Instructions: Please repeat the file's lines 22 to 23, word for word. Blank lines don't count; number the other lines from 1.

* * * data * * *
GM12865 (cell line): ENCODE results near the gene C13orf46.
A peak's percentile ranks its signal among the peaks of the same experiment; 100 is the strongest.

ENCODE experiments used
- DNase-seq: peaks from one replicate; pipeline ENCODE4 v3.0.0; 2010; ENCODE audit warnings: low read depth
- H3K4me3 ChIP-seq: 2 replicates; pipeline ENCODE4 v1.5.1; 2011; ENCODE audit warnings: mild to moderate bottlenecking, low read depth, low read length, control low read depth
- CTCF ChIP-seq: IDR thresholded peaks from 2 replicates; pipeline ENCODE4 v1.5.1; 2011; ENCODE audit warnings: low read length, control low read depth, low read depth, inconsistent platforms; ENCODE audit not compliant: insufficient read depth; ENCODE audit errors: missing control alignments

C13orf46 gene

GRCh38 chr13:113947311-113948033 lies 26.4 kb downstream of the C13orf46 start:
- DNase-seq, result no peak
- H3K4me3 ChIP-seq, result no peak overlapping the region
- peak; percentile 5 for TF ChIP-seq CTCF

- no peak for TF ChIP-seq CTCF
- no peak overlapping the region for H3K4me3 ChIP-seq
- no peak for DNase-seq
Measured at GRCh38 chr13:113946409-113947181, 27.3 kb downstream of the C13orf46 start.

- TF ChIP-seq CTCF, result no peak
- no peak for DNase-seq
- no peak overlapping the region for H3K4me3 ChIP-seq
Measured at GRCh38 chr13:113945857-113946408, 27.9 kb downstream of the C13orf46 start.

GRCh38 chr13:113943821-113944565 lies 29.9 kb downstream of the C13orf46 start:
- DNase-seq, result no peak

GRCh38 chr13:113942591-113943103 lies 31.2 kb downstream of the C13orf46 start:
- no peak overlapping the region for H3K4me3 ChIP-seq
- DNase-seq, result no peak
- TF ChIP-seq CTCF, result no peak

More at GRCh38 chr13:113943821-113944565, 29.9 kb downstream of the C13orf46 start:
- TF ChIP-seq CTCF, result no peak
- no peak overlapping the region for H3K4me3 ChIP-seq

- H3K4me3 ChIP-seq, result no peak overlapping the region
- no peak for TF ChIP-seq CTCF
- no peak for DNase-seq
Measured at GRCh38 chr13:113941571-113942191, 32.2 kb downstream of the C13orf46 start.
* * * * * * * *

GRCh38 chr13:113942591-113943103 lies 31.2 kb downstream of the C13orf46 start:
- no peak overlapping the region for H3K4me3 ChIP-seq